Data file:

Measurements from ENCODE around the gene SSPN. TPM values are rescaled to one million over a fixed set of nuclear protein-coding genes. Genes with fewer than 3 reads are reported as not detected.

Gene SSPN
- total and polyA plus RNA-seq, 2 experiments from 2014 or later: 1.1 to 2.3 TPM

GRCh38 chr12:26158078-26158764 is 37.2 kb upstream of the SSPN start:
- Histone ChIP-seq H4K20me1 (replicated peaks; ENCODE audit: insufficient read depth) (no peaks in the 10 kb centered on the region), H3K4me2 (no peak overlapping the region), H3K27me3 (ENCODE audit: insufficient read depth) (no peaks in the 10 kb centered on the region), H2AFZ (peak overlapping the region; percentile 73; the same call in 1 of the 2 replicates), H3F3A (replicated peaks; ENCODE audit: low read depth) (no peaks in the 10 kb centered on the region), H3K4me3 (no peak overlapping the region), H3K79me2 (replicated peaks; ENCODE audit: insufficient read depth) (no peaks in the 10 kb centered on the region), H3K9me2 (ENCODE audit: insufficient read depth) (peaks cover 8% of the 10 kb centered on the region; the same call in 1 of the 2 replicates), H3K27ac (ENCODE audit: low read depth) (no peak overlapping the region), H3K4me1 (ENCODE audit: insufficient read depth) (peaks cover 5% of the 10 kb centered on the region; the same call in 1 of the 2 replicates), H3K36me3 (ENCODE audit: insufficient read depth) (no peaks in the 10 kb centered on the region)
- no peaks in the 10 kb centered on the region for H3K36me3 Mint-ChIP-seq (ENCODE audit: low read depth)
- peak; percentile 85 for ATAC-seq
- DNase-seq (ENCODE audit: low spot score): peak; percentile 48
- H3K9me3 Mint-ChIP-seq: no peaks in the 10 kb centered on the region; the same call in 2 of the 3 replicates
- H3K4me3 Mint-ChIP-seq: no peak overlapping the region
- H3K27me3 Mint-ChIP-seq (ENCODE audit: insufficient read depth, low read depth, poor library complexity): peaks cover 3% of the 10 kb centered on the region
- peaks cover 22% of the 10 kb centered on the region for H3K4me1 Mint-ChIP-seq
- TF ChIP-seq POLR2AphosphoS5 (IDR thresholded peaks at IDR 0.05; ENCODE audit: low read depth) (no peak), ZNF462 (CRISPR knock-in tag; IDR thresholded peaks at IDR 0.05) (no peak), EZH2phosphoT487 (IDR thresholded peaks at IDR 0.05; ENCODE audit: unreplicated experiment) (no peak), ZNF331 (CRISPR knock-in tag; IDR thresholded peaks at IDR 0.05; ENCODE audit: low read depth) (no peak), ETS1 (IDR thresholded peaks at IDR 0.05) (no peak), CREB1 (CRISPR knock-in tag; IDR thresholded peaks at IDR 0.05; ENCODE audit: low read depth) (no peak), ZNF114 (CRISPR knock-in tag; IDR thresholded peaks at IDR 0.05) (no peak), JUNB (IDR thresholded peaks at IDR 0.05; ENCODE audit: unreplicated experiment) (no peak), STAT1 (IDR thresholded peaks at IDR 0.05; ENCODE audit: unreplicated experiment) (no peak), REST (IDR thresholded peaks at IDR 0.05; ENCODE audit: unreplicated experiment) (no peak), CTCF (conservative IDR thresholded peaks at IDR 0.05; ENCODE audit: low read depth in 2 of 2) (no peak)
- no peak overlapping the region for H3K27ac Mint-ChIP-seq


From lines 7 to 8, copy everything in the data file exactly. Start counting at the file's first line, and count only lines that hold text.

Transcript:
- peak; percentile 85 for ATAC-seq
- DNase-seq (ENCODE audit: low spot score): peak; percentile 48